5 things you need to know about genital warts
Key components of this condition to remember.
1. Warts are common
GENITAL warts are the clinical expression of infection with the human papilloma virus (HPV). Of over 100 HPV types, 40 prefer the anogenital area. By the age of 50 years up, to 80% of women have been infected.1
The majority of infections remain undetected as infection is typically transient and subclinical – only approximately 1% of infections producing clinical lesions.
2. Warts are ‘low risk’
HPV types can be divided into low risk and high risk types.
While high risk types have been associated with significant cellular abnormalities such as cervical cancer, low risk types are not. The low risk HPV types are responsible for genital warts and treatment is cosmetic.
Therefore the presence of genital warts does not translate to an increase in risk of cervical cancer and does not indicate need for more frequent pap smears.
3. Skin to skin transmission
Transmission occurs through contact with infected mucosa or genital skin.
HPV types may be transmitted with genital rubbing, without penetrative sex. Condoms are not 100% protective as they do not provide total skin cover during sex. As most infections are subclinical, the majority of infections are transmitted unknowingly. The incubation period of clinical warts is about three months but stretches from three weeks to eight months.
4. Treatments are variable
Topical and ablative treatments are available for genital warts and while these may be effective for resolution of clinical lesions, they do not eliminate the virus from the skin.
Following treatment recurrence rates may vary, ranging from 0–90%. Topical treatments (podophyllotoxin 0.5%, podophyllotoxin 0.15%, imiquimod cream 5%) are largely patient applied and may be easier to tolerate. Self administered treatments may suit patients with poor provider access, extensive warts, or low pain threshold.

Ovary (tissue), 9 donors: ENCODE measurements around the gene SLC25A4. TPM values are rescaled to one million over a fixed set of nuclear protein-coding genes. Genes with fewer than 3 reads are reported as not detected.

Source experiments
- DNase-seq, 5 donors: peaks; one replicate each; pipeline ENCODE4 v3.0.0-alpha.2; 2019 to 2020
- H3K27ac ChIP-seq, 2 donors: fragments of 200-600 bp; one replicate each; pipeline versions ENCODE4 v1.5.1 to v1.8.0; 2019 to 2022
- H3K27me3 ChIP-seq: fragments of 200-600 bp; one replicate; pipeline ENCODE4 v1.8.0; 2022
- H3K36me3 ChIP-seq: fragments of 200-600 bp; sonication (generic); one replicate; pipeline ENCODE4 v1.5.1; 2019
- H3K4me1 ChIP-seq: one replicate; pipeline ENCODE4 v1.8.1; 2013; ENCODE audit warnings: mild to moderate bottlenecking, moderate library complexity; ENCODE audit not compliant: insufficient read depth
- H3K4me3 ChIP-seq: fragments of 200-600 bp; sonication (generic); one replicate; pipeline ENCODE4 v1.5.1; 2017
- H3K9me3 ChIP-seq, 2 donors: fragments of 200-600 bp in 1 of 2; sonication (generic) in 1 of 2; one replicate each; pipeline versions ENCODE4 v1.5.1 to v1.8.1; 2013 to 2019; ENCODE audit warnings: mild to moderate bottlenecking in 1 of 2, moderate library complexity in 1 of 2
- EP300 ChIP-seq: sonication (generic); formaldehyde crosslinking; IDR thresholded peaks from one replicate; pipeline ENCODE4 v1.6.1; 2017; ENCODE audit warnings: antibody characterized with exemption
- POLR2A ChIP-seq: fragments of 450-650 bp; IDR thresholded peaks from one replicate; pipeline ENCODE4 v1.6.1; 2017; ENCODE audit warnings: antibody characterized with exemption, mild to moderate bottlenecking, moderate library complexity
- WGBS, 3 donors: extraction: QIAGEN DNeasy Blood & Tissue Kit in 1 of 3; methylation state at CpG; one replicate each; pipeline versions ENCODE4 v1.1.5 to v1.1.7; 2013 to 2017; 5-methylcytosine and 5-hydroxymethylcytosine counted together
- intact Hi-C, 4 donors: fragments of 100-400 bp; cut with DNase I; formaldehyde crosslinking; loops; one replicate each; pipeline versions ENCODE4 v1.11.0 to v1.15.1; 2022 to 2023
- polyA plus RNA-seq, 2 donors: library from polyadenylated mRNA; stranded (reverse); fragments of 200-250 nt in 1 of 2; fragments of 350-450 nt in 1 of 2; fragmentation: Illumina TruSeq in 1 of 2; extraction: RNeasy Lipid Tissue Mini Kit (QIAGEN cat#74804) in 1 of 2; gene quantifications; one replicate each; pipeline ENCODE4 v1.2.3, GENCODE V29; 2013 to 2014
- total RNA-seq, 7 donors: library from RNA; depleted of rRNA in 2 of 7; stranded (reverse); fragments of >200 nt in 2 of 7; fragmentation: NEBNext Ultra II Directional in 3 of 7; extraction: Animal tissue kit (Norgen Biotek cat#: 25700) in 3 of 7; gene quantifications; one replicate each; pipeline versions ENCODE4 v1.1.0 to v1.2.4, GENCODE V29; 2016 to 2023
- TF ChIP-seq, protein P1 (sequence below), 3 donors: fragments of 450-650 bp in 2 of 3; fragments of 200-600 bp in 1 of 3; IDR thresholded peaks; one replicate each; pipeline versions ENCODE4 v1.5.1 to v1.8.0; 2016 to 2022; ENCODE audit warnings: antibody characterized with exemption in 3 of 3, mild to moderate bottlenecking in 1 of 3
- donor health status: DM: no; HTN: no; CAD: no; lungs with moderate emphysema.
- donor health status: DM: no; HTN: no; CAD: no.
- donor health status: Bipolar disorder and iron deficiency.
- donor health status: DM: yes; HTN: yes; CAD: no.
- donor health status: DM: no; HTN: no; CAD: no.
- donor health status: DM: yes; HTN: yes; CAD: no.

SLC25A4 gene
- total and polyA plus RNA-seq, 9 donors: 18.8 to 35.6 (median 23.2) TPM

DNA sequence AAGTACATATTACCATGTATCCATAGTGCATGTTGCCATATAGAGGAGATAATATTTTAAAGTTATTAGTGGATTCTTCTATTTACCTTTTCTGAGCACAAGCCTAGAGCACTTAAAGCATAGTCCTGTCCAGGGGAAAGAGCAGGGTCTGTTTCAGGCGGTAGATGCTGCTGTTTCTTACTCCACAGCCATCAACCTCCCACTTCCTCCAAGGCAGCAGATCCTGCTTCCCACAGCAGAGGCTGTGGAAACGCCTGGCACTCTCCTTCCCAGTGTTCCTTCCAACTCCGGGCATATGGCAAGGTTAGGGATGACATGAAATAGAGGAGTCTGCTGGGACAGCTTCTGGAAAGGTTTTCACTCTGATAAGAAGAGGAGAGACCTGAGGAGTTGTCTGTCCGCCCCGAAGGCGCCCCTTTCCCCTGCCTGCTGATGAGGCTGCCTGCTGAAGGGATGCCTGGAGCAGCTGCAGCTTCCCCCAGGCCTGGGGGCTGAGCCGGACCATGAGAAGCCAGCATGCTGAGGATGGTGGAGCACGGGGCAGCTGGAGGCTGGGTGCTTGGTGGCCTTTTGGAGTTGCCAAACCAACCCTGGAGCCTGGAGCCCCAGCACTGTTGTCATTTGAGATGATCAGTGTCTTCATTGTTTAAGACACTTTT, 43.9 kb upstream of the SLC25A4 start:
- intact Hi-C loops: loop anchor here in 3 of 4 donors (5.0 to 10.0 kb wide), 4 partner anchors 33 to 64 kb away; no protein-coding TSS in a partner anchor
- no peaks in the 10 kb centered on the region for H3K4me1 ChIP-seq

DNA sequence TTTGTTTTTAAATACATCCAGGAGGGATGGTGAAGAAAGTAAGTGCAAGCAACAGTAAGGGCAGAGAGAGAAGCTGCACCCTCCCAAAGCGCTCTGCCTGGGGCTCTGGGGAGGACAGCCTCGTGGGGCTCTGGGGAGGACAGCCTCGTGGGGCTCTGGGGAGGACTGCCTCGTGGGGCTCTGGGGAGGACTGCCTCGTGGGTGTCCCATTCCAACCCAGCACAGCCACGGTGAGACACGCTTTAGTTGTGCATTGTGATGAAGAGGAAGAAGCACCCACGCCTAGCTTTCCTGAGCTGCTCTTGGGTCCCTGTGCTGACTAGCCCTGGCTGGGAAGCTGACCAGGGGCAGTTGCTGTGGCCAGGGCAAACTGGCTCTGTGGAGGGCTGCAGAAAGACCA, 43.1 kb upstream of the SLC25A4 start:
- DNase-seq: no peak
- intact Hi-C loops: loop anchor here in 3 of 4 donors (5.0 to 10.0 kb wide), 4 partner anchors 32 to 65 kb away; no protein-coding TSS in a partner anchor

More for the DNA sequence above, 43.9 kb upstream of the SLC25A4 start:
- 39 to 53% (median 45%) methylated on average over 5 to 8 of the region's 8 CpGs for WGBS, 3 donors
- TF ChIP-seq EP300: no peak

Ablative therapies are clinician applied (cryotherapy, surgical excision, electrocautery, laser cautery).
These treatments may suit patients who have poor access to the wart lesions (urethral meatus, anal canal, vaginal canal, etc), in pregnancy, and for patients without the confidence for self administered care. Failure of one treatment modality indicates trial of another.
5. Modifiable factors.
There are two HPV vaccinations available – Gardasil and Cervarix. Both protect against high risk HPV types commonly associated with cervical cancer (HPV 16, 18) but only the quadrivalent vaccine, Gardasil, protects against HPV types that cause genital warts (HPV 6, 11).
Studies have shown that vaccination prior to HPV infection (i.e. sexual debut) can equate to protection rates of 98%. Protection rates drop to 40–50% if sexually active.2,3
b. Stop smoking
Smoking is associated with HPV persistent virus.4
c. Use condoms
While condoms are not 100% protective, they are partially protective and it is estimated that they are about 70% effective in preventing HPV transmission.5
d. Limit sexual partners
This may not be that popular with patients. As HPV is transmitted during sexual contact and risk increases with the number of sexual partners, limiting that number may decrease the transmission risk.
Dr Catriona Ooi
FAChSHM, MM (HIV/STIs)
Staff Specialist, Sexual Health Service, Parramatta, NSW; Senior lecturer, University of Sydney
Tags: , Sexual Health